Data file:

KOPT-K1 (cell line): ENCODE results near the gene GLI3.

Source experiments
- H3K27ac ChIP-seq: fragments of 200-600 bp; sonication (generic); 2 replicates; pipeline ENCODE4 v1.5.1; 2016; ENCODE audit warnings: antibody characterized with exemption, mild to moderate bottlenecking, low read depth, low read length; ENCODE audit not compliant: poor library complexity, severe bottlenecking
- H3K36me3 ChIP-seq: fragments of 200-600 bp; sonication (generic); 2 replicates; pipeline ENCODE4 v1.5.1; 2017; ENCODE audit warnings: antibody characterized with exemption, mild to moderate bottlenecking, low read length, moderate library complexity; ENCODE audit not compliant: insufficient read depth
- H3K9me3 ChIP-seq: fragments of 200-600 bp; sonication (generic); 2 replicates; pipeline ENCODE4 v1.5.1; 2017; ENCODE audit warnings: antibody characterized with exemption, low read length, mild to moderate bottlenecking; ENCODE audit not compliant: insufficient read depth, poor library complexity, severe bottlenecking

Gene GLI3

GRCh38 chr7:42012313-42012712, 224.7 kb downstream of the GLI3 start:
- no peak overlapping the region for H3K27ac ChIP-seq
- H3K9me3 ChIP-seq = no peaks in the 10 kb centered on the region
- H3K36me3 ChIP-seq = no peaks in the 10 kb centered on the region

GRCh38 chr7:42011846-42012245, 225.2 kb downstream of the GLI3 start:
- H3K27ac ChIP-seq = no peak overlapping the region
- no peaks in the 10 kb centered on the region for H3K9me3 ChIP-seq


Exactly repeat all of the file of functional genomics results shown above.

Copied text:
KOPT-K1 (cell line): ENCODE results near the gene GLI3.

Source experiments
- H3K27ac ChIP-seq: fragments of 200-600 bp; sonication (generic); 2 replicates; pipeline ENCODE4 v1.5.1; 2016; ENCODE audit warnings: antibody characterized with exemption, mild to moderate bottlenecking, low read depth, low read length; ENCODE audit not compliant: poor library complexity, severe bottlenecking
- H3K36me3 ChIP-seq: fragments of 200-600 bp; sonication (generic); 2 replicates; pipeline ENCODE4 v1.5.1; 2017; ENCODE audit warnings: antibody characterized with exemption, mild to moderate bottlenecking, low read length, moderate library complexity; ENCODE audit not compliant: insufficient read depth
- H3K9me3 ChIP-seq: fragments of 200-600 bp; sonication (generic); 2 replicates; pipeline ENCODE4 v1.5.1; 2017; ENCODE audit warnings: antibody characterized with exemption, low read length, mild to moderate bottlenecking; ENCODE audit not compliant: insufficient read depth, poor library complexity, severe bottlenecking

Gene GLI3

GRCh38 chr7:42012313-42012712, 224.7 kb downstream of the GLI3 start:
- no peak overlapping the region for H3K27ac ChIP-seq
- H3K9me3 ChIP-seq = no peaks in the 10 kb centered on the region
- H3K36me3 ChIP-seq = no peaks in the 10 kb centered on the region

GRCh38 chr7:42011846-42012245, 225.2 kb downstream of the GLI3 start:
- H3K27ac ChIP-seq = no peak overlapping the region
- no peaks in the 10 kb centered on the region for H3K9me3 ChIP-seq